The Government and Political System in Nicaragua
The government of Nicaragua currently adopts a constitutional democracy form of government. Basically, the government is subdivided into four co-equal branches, namely, the executive, legislative, judicial and electoral branches. Like with any constitutional democracy type of government, a president is the highest official and is both head of state and head of government.
The executive branch is directly under the president’s office as all administrative functions are channeled through the different ministries of the government. All ministers are appointed by the president and are usually co-terminus with the term of the president. As per the president’s mandate, he appoints a minister for the following ministries:
- Ministry of Education, Culture and Sport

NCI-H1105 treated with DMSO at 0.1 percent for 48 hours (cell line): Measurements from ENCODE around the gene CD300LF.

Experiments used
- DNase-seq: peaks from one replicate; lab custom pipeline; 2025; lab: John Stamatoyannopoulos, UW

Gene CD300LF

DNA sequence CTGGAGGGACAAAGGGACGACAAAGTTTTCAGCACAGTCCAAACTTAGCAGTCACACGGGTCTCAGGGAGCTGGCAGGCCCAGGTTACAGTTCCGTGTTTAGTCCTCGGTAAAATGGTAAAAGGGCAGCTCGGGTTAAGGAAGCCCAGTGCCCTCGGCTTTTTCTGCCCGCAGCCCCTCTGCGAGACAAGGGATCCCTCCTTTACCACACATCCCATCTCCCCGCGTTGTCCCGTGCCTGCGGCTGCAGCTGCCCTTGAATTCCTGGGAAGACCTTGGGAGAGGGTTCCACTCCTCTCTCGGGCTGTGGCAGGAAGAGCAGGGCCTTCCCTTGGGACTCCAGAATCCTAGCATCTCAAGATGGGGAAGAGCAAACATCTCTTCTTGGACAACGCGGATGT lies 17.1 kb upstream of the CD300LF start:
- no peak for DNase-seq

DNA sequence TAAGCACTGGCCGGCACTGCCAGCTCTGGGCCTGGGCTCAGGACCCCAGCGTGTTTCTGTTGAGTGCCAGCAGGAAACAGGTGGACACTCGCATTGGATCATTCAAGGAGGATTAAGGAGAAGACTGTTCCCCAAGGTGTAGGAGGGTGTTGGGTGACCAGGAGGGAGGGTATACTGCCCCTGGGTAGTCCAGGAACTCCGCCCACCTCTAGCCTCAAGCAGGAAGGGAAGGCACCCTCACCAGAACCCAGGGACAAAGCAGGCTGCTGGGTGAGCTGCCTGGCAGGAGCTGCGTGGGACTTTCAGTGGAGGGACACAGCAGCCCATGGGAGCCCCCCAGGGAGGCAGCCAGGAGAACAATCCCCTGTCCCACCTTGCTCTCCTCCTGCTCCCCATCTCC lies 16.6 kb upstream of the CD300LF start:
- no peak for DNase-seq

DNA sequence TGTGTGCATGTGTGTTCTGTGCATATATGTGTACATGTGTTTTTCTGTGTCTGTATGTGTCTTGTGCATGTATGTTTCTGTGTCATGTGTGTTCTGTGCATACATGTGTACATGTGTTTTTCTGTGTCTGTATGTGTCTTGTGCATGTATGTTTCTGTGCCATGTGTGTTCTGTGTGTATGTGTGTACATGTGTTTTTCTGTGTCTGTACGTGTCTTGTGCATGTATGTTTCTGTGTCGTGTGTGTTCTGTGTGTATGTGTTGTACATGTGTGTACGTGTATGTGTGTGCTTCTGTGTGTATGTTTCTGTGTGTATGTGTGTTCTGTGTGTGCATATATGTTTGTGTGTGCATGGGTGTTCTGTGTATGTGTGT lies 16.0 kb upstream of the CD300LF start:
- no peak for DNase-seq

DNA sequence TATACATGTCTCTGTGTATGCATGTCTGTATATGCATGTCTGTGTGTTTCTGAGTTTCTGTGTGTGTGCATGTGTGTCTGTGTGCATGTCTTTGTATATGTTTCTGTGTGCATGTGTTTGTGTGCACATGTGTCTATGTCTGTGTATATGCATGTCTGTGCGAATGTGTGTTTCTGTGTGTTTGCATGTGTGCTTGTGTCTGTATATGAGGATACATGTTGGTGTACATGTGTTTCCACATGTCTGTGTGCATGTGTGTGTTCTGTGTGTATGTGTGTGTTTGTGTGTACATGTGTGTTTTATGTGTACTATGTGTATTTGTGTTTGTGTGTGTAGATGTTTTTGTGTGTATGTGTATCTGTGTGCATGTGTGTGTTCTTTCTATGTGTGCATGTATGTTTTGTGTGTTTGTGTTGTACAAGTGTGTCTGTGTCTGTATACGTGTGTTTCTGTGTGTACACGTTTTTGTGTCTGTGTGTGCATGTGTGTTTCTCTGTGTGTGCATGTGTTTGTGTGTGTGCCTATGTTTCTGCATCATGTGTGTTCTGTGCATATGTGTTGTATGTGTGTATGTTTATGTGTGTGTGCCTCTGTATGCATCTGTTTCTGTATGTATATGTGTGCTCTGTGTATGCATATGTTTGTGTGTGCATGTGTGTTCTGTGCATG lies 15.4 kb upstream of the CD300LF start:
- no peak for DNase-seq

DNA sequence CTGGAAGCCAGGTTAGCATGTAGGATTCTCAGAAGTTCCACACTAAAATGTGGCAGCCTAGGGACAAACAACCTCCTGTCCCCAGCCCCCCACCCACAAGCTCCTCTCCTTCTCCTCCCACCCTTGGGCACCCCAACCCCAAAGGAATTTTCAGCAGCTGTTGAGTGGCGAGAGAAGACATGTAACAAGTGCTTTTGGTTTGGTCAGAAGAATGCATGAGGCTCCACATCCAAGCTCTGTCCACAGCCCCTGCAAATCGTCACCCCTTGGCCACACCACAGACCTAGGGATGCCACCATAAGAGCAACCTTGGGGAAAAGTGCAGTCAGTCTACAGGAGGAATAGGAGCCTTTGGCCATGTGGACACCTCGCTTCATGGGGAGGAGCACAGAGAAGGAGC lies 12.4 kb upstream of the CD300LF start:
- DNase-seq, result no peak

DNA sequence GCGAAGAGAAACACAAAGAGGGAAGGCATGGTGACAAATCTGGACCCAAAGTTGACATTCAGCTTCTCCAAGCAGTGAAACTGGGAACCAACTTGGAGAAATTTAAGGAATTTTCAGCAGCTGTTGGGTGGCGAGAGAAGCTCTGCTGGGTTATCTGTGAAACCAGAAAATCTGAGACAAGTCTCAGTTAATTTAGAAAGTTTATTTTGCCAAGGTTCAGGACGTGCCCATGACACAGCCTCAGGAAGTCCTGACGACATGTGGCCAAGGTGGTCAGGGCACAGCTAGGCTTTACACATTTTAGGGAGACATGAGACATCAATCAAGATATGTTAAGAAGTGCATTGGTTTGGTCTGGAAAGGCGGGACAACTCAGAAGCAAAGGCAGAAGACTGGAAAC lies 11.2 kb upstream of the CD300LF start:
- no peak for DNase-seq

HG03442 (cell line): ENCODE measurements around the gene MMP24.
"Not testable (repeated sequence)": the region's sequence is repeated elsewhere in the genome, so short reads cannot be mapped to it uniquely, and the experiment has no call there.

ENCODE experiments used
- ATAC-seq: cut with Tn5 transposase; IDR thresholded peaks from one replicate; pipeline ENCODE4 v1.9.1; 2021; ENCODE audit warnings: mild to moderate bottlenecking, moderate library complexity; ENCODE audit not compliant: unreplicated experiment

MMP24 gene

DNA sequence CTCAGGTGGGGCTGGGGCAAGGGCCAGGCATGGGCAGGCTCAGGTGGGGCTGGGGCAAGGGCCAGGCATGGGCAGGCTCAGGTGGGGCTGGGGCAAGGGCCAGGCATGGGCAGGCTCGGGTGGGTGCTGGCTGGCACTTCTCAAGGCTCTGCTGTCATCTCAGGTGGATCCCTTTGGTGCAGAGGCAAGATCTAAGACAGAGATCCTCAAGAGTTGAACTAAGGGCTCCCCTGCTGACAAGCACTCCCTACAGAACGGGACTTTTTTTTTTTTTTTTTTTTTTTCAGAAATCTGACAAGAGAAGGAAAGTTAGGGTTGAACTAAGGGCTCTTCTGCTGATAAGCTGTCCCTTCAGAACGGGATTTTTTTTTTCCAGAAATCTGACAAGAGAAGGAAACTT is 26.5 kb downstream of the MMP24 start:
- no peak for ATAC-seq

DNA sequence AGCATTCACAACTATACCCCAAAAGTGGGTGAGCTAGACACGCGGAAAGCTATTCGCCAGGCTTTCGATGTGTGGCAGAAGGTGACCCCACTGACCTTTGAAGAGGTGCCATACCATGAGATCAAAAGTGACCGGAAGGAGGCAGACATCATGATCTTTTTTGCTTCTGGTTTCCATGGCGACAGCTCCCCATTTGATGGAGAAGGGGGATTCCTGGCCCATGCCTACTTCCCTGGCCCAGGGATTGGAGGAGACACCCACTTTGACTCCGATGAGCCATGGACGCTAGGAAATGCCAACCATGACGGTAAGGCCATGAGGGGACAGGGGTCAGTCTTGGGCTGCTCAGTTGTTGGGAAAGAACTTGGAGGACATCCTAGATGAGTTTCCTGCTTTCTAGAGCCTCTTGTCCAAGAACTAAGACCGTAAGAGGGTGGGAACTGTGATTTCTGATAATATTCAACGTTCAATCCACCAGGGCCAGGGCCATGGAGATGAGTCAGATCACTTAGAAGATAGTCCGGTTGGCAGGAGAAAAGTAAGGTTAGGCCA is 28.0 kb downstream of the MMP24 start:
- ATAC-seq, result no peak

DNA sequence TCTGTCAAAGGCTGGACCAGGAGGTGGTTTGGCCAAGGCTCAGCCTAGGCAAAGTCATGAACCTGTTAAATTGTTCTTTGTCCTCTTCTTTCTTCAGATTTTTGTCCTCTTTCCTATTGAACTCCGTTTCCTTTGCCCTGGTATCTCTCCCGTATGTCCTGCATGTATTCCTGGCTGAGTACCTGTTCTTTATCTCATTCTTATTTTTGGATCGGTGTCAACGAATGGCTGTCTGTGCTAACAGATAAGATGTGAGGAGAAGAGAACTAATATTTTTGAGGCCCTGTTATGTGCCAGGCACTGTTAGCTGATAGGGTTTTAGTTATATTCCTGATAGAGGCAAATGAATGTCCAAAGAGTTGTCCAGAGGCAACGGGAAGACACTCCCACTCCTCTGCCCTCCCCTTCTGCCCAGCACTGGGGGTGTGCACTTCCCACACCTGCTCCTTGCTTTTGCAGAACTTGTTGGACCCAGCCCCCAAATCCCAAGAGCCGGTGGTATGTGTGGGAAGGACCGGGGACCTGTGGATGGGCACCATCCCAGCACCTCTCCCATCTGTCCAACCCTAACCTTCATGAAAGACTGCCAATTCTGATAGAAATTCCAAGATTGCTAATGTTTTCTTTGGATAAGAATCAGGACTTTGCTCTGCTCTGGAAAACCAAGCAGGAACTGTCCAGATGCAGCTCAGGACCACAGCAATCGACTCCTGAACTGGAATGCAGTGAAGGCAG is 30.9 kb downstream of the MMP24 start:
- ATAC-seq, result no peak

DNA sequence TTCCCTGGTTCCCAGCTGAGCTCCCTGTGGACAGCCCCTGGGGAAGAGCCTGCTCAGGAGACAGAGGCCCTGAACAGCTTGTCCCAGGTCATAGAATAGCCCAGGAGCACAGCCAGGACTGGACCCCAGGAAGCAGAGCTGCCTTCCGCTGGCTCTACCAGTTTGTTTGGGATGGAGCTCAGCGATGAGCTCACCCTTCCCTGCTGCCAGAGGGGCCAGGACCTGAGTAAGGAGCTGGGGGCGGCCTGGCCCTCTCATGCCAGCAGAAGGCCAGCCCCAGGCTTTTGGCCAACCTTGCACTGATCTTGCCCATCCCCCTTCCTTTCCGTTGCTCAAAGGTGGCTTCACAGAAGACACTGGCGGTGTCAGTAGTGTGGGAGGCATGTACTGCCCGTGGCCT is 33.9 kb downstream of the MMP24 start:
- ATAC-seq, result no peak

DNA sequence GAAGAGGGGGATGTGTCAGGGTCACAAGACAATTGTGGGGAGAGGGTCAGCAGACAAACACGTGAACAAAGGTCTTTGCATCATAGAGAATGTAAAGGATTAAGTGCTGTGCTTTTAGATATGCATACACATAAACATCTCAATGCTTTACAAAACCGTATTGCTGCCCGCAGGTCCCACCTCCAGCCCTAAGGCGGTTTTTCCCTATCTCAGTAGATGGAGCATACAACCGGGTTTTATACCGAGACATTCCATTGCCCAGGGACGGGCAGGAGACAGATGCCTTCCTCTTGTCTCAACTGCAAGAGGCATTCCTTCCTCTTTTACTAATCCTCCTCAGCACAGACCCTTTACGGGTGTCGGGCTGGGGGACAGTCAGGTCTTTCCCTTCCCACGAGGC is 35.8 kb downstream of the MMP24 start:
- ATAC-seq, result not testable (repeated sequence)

- Ministry of Agriculture and Forestry
- Ministry of Defense
- Ministry of Environment and Natural Ministry of Resources
- Ministry of Family
- Ministry of Finance and Public Credit
- Ministry of Foreign Affairs
- Ministry of Governance
- Ministry of Industry and Commerce
- Ministry of Labor
- Ministry of Transport and Infrastructure
The legislative branch of government of Nicaragua is represented by the National Assembly of Nicaragua, a unicameral legislative body. On the whole, the National Assembly is made up of 90 deputies plus two extra seats as the President is entitled to sit as a deputy and the presidential runner-up of the most recent election. The regular deputies earn their seats by virtue of popular vote representing either a national, department or autonomous region based party list.
On the judicial side, the Supreme Court represents the highest office in Nicaragua’s judicial system. Courts of appeal, district judges and the local judges basically make up the judiciary members of this equally important branch of government.
Lastly, the electoral branch known in Nicaragua as the Supreme Electoral Council consist of seven magistrates. This body of government organizes, conducts and oversees all elections, plebiscites and referendums. The magistrates are elected by members of the National Assembly and have recently been extended to a 7-year term from a 5-year term.